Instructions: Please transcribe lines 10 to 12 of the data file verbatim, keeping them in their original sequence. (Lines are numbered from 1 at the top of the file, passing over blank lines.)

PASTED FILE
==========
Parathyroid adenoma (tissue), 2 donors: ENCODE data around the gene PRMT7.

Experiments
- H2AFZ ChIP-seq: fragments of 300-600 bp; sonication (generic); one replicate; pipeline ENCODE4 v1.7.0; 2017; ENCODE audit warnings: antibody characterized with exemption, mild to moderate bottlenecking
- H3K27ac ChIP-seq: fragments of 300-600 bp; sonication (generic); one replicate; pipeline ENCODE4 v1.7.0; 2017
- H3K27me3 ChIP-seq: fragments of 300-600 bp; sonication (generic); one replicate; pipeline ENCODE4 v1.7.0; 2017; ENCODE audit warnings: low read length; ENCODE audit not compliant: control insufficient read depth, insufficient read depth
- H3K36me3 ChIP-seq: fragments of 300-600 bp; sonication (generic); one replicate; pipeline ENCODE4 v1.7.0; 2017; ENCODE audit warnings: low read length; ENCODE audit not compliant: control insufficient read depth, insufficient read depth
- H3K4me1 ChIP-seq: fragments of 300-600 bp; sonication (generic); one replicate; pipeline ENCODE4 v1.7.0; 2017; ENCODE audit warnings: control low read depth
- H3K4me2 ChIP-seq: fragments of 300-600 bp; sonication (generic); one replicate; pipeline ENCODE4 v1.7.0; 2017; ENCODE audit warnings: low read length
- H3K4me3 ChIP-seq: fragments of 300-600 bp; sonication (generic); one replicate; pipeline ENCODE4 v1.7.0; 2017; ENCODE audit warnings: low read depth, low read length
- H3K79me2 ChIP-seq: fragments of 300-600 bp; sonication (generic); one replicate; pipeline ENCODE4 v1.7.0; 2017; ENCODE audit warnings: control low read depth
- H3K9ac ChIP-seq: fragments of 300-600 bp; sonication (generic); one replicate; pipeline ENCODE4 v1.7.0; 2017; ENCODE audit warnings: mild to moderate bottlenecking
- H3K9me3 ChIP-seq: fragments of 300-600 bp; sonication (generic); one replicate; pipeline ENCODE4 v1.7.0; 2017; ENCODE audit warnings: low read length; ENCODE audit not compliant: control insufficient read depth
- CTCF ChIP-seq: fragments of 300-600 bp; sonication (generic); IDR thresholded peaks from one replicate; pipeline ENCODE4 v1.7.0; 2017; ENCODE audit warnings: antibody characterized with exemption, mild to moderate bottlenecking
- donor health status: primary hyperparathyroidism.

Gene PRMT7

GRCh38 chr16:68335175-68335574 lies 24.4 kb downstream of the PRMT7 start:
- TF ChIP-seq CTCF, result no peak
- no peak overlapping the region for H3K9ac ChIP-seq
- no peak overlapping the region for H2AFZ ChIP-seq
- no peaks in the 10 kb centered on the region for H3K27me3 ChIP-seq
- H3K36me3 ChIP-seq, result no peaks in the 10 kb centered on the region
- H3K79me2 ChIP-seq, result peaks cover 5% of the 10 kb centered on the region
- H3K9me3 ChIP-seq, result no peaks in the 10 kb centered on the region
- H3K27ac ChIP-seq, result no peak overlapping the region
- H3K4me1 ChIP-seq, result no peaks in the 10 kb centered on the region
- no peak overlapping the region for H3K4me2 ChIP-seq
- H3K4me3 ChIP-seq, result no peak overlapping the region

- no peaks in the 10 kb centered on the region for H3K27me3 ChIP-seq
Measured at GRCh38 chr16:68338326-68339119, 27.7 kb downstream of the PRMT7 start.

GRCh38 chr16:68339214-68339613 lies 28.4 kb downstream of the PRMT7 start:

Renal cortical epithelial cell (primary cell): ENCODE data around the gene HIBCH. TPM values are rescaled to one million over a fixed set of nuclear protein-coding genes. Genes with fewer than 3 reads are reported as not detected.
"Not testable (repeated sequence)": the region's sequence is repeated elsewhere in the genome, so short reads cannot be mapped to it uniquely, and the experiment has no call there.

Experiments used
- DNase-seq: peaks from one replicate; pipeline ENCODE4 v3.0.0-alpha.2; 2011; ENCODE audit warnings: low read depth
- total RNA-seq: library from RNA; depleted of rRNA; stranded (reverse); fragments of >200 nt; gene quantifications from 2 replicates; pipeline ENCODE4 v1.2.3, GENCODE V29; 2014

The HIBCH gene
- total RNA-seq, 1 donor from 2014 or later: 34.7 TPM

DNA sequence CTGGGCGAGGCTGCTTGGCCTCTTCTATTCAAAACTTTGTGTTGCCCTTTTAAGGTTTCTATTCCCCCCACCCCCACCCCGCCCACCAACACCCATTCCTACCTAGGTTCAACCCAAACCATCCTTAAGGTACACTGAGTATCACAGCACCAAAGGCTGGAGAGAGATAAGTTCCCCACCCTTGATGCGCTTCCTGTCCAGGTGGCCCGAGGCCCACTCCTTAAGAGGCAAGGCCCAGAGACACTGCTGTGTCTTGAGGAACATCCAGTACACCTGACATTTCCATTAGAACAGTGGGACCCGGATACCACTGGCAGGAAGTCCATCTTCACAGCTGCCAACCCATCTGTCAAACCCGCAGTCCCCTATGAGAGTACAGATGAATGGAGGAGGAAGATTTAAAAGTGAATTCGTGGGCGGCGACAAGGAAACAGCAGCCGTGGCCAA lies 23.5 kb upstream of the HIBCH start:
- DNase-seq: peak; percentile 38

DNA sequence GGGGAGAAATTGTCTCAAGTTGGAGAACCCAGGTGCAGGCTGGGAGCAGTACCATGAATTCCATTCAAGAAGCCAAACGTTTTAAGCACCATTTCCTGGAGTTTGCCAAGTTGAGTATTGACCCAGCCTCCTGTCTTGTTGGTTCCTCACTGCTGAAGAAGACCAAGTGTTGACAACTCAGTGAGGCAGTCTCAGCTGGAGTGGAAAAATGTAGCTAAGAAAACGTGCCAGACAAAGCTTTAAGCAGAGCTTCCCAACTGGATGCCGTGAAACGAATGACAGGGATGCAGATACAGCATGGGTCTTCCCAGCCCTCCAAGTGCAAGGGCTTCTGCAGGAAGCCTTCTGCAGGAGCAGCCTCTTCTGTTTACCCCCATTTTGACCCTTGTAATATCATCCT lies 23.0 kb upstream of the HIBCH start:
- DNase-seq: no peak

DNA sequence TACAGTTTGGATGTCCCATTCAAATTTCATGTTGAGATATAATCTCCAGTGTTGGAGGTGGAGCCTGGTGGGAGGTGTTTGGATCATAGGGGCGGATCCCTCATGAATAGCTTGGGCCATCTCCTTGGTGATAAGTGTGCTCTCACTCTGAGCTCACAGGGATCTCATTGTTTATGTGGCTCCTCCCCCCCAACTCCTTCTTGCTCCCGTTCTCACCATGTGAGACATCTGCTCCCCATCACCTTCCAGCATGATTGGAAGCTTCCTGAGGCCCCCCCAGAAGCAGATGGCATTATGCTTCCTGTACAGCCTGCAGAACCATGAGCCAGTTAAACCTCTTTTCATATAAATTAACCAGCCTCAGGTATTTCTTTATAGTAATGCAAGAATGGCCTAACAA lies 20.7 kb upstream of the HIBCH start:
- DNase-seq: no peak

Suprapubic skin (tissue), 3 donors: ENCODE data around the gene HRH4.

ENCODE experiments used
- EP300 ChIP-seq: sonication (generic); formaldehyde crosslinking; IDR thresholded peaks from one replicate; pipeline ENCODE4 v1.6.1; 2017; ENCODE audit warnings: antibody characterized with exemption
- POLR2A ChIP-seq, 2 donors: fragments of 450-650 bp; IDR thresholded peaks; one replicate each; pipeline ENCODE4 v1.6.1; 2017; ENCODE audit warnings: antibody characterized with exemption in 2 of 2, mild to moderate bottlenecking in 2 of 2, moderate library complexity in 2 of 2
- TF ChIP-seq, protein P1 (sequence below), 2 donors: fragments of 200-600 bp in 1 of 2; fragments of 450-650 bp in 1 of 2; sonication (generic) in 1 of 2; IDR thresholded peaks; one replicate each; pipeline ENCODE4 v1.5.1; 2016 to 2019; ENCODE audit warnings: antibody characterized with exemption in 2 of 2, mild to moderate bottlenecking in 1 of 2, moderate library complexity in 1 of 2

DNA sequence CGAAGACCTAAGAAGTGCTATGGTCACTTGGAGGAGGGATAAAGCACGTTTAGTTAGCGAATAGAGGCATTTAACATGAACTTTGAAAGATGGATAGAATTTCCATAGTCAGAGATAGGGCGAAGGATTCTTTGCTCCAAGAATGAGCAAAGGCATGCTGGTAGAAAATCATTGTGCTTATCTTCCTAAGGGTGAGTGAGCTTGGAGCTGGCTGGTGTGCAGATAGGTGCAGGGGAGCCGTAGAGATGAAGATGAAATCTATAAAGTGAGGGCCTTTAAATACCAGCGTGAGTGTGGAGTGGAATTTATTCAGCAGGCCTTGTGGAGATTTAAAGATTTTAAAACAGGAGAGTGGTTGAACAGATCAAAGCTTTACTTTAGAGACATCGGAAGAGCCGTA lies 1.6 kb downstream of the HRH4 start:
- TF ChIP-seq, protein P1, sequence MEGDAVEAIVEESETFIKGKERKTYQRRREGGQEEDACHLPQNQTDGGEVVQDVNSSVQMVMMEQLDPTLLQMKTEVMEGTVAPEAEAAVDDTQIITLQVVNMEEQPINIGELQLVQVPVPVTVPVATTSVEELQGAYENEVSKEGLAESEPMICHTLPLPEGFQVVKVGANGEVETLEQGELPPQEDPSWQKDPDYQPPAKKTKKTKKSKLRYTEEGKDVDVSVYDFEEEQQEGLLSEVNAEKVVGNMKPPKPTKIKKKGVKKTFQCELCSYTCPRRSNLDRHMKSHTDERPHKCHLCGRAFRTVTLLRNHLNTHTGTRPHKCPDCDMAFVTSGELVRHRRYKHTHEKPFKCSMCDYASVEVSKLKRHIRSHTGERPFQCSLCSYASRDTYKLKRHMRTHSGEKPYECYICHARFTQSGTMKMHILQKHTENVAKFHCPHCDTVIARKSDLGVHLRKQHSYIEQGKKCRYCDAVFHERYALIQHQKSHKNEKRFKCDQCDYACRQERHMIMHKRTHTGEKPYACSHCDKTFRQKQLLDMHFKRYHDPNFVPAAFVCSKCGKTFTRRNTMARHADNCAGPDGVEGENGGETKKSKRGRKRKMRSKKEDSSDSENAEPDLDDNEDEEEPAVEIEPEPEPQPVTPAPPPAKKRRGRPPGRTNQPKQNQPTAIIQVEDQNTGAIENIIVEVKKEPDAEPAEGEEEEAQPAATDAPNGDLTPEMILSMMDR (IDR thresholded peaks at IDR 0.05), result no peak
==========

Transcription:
- H3K79me2 ChIP-seq: fragments of 300-600 bp; sonication (generic); one replicate; pipeline ENCODE4 v1.7.0; 2017; ENCODE audit warnings: control low read depth
- H3K9ac ChIP-seq: fragments of 300-600 bp; sonication (generic); one replicate; pipeline ENCODE4 v1.7.0; 2017; ENCODE audit warnings: mild to moderate bottlenecking
- H3K9me3 ChIP-seq: fragments of 300-600 bp; sonication (generic); one replicate; pipeline ENCODE4 v1.7.0; 2017; ENCODE audit warnings: low read length; ENCODE audit not compliant: control insufficient read depth